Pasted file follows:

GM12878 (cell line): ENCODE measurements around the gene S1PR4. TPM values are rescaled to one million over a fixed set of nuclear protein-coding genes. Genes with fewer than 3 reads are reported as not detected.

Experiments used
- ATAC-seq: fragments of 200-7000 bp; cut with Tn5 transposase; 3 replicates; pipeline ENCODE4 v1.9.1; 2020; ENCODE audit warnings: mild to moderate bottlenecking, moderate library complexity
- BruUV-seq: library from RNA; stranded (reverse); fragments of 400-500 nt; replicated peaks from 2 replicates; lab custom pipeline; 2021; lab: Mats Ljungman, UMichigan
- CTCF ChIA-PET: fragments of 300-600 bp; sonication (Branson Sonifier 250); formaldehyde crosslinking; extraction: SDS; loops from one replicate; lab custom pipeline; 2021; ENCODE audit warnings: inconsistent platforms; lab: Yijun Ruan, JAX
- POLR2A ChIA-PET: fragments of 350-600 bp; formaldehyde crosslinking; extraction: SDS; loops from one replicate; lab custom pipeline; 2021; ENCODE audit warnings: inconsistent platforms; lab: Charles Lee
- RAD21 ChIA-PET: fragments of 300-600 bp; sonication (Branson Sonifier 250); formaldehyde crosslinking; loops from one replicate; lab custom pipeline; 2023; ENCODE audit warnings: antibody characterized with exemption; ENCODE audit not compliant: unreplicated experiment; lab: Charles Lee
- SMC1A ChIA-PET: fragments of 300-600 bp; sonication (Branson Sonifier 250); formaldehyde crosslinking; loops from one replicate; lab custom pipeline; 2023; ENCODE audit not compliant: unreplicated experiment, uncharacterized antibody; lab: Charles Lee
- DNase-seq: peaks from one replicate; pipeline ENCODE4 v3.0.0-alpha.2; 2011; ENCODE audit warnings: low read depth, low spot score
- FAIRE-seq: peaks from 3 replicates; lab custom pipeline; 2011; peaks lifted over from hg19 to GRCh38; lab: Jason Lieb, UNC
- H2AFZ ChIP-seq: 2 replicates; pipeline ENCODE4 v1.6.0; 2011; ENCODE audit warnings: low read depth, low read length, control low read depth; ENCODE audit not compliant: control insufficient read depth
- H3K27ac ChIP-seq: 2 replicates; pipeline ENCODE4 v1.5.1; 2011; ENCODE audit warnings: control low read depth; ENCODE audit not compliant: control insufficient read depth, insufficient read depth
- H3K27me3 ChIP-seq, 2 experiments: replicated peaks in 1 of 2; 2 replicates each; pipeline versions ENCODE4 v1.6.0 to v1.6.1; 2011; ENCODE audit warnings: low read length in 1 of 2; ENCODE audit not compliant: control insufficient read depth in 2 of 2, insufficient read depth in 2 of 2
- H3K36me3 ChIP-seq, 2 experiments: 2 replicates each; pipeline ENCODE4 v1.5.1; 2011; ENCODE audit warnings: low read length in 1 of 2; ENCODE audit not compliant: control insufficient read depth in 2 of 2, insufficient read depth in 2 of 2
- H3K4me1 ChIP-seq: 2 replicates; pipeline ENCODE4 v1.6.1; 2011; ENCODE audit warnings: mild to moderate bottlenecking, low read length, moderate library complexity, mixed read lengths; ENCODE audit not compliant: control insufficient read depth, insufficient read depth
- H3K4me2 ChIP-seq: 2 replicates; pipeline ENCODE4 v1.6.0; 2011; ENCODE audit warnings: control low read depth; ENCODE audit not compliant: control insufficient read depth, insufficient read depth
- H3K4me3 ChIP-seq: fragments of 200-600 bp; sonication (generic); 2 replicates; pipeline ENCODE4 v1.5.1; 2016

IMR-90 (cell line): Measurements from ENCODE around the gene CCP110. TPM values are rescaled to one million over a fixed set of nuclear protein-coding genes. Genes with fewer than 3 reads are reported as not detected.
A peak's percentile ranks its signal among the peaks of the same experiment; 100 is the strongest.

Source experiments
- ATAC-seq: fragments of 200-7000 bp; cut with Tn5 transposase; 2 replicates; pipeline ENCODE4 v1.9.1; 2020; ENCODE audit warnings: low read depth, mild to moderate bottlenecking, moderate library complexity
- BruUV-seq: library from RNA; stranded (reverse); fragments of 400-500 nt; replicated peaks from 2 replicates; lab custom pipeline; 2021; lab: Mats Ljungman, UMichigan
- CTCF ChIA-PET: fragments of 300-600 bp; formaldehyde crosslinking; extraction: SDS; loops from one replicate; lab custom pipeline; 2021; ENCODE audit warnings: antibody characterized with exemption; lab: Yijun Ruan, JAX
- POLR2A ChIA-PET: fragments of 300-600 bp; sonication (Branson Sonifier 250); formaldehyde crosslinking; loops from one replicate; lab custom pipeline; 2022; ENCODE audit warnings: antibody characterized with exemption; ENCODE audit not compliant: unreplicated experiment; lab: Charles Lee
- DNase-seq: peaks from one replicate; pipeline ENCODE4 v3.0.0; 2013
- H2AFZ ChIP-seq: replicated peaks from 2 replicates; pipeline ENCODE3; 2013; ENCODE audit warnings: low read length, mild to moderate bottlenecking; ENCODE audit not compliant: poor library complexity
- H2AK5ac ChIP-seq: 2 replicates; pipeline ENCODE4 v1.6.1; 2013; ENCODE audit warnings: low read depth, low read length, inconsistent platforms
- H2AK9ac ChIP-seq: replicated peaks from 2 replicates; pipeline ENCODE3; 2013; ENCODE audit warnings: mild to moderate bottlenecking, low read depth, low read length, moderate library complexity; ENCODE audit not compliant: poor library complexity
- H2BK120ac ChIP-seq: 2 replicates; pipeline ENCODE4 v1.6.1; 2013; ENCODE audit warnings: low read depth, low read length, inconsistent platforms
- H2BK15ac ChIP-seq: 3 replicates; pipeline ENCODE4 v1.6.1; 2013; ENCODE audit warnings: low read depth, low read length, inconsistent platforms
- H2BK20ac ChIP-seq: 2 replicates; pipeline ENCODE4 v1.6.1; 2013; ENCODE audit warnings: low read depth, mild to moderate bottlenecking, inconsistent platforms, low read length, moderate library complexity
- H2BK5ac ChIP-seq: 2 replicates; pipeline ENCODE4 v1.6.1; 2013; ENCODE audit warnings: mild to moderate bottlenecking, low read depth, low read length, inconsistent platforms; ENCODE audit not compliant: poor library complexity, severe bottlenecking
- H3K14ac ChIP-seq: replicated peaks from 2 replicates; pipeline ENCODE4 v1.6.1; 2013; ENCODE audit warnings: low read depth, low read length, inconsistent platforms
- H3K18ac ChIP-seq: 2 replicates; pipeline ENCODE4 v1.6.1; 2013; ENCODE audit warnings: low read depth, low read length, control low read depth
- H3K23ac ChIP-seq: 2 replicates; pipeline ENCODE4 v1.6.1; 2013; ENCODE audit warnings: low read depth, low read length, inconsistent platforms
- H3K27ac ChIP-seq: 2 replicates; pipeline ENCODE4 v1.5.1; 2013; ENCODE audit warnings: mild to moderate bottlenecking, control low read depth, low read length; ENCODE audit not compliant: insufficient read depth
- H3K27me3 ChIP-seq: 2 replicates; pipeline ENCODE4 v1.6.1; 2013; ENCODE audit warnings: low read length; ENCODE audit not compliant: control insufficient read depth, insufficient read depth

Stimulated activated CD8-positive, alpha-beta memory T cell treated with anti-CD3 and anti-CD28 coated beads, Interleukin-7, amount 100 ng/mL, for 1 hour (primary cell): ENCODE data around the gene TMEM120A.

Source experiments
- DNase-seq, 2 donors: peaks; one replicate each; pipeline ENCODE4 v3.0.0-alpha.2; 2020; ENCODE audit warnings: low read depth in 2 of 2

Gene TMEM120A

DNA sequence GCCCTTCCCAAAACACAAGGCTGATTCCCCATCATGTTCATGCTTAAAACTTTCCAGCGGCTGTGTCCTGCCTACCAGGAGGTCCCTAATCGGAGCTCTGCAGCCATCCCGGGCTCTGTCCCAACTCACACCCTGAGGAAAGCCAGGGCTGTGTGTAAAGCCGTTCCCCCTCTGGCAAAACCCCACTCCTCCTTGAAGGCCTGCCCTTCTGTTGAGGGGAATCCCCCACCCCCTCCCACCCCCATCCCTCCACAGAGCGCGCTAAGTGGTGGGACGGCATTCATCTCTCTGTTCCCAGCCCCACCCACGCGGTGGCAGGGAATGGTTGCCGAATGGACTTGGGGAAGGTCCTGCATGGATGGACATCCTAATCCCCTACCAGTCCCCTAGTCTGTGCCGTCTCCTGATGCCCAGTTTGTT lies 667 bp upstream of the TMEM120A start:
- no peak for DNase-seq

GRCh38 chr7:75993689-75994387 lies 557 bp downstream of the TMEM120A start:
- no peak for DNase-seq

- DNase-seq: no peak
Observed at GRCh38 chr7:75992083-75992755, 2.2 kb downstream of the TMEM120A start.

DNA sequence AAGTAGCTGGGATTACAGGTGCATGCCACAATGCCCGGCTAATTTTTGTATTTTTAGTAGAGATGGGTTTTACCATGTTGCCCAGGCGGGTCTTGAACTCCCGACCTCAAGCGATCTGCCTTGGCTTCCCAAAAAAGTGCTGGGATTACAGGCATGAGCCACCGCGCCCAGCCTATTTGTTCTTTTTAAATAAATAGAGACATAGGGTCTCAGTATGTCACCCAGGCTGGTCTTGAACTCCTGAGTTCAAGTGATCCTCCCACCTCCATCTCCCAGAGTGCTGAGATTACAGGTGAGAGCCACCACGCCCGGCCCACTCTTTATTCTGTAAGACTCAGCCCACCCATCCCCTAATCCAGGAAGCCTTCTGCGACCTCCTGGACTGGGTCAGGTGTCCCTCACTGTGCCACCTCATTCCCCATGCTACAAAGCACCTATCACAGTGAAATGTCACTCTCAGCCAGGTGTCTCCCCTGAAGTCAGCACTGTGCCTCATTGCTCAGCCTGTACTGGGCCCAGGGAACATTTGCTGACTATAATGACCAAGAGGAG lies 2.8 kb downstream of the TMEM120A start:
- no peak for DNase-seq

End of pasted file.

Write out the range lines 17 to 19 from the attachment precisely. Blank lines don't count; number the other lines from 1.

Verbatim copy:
- H3K4me3 ChIP-seq: fragments of 200-600 bp; sonication (generic); 2 replicates; pipeline ENCODE4 v1.5.1; 2016

IMR-90 (cell line): Measurements from ENCODE around the gene CCP110. TPM values are rescaled to one million over a fixed set of nuclear protein-coding genes. Genes with fewer than 3 reads are reported as not detected.
A peak's percentile ranks its signal among the peaks of the same experiment; 100 is the strongest.